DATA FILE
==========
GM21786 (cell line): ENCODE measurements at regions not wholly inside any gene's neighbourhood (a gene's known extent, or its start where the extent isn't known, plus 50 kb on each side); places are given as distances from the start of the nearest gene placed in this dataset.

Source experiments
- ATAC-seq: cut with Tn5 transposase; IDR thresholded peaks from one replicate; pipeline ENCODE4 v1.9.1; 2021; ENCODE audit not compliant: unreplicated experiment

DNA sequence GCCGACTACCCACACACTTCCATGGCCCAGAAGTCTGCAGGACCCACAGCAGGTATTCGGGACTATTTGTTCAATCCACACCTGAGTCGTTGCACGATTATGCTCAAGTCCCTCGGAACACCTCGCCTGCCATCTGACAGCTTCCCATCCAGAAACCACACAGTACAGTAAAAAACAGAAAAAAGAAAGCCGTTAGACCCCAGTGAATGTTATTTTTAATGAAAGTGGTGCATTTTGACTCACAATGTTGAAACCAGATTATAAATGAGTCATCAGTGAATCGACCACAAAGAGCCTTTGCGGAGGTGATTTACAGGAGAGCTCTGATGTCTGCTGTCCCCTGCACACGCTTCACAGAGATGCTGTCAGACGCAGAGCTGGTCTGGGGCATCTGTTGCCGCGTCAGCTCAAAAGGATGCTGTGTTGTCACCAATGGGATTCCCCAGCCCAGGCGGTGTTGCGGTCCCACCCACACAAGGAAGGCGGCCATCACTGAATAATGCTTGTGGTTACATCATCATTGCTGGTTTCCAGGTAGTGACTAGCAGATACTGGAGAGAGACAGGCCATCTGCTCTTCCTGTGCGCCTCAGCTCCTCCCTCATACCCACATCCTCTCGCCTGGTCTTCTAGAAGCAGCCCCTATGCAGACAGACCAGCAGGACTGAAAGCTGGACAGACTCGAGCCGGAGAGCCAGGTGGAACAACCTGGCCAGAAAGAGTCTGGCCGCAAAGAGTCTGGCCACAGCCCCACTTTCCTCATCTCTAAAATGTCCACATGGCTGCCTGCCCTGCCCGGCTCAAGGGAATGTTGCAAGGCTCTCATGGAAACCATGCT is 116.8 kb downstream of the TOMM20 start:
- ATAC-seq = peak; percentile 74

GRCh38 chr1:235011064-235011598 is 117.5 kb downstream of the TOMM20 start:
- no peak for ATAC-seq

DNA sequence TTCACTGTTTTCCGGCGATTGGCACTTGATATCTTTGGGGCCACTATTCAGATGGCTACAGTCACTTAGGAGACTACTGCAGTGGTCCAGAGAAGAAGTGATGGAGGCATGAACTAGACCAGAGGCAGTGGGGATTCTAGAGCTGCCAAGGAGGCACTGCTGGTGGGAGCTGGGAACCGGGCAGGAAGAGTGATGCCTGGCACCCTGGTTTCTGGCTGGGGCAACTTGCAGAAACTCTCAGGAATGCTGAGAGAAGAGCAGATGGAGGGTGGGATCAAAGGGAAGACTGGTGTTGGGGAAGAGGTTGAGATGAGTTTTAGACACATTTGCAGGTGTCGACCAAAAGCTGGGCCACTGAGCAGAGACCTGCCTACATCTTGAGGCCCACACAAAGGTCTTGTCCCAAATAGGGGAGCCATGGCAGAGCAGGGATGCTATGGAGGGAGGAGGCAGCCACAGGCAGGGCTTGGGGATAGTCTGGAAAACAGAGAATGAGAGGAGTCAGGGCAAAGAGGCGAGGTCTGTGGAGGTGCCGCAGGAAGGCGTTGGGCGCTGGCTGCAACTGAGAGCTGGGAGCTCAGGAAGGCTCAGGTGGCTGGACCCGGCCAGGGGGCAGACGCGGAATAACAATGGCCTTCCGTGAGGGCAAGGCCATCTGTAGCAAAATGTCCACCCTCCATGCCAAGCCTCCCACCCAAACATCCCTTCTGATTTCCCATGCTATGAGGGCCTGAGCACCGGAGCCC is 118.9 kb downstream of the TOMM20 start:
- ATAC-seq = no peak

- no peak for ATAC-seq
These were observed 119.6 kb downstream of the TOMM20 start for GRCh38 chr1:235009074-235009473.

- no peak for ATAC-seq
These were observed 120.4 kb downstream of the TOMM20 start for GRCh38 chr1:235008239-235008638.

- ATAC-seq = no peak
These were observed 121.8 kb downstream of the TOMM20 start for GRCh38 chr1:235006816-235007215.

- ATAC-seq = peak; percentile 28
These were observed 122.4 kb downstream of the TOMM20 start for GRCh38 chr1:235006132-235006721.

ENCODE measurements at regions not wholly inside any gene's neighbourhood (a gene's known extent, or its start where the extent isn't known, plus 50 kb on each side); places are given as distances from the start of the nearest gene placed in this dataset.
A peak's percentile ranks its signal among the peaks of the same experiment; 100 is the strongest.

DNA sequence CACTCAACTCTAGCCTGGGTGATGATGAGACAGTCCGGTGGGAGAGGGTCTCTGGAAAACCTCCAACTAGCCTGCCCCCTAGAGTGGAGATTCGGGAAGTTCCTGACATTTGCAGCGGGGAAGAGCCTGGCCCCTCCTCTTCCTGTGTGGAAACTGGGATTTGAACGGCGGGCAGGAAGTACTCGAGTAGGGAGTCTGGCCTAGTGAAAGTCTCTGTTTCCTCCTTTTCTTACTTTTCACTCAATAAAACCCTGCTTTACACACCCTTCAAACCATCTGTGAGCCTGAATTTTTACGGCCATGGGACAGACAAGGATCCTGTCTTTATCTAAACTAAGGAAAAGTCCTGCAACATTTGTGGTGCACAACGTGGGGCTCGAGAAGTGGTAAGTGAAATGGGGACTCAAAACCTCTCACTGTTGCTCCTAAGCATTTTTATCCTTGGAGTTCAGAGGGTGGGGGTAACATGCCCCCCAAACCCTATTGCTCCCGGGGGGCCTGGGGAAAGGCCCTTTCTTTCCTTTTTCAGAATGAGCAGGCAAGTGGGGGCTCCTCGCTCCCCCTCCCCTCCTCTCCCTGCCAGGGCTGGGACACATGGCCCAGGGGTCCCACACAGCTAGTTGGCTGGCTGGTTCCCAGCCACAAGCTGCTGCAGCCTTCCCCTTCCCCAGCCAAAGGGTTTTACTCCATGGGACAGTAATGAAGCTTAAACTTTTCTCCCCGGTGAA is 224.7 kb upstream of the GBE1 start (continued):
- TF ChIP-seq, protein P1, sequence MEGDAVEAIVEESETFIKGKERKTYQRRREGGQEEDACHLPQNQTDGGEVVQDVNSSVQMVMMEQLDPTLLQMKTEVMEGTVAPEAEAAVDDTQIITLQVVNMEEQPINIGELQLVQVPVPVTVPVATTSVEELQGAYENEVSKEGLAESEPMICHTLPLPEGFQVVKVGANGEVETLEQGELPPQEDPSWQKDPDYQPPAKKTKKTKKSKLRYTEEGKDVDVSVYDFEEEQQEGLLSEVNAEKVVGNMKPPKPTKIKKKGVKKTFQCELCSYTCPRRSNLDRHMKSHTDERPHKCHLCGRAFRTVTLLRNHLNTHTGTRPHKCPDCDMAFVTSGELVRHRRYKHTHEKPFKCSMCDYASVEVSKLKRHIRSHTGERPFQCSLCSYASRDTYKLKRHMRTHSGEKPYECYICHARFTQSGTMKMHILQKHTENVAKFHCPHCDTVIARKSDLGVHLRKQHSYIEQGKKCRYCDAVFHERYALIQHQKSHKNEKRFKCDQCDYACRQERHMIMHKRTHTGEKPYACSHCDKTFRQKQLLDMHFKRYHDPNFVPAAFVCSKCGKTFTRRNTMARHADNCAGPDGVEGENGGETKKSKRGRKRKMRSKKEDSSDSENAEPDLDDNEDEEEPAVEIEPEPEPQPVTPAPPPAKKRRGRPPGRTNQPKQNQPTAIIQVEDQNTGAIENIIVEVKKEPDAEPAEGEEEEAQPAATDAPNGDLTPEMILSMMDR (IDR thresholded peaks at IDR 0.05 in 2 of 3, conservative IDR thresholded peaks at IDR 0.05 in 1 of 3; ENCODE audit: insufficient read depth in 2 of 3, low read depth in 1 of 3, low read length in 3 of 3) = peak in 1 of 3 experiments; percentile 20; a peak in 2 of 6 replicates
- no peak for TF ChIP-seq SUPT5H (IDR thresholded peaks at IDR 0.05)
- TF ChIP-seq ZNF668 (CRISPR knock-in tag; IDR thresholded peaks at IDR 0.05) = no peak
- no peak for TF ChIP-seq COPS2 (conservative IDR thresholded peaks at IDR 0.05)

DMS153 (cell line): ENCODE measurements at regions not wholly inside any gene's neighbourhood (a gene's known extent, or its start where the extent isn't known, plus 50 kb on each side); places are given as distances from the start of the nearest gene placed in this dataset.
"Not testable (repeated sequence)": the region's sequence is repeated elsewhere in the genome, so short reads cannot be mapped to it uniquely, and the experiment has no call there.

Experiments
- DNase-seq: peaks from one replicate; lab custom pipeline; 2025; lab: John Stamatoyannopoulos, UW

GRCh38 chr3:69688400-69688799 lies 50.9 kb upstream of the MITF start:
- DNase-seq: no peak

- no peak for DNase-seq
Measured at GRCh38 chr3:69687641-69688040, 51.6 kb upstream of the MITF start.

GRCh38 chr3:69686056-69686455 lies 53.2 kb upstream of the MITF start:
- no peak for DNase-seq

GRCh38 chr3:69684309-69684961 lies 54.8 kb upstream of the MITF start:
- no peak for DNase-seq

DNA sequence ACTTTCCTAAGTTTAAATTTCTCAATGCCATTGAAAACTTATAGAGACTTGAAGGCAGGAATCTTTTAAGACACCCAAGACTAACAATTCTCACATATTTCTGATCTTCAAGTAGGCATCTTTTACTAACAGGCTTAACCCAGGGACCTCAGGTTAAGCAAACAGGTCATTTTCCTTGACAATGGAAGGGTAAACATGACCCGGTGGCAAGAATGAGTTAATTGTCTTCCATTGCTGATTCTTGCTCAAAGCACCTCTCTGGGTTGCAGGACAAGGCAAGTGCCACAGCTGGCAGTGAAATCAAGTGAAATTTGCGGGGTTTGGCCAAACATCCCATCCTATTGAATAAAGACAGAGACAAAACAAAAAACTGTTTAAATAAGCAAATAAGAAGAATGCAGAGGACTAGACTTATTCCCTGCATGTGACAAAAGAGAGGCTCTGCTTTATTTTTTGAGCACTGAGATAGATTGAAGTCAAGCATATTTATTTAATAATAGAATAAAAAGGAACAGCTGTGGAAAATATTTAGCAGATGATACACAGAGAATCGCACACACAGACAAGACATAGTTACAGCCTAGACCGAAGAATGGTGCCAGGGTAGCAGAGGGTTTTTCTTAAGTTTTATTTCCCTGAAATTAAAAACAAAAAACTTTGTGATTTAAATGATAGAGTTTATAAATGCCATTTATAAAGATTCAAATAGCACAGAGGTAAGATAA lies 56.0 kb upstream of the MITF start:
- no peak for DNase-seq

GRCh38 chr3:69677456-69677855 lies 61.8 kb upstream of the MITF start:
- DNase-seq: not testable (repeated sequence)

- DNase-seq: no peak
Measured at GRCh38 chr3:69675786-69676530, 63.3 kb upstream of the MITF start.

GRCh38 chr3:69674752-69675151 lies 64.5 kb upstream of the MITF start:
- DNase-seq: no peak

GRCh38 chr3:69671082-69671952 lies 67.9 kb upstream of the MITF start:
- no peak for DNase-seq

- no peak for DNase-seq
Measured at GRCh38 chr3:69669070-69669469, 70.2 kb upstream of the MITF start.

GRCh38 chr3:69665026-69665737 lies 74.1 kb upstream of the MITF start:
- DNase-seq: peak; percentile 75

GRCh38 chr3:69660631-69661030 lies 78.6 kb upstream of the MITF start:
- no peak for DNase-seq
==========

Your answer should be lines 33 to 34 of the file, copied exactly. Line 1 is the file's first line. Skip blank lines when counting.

GRCh38 chr3:69686056-69686455 lies 53.2 kb upstream of the MITF start:
- no peak for DNase-seq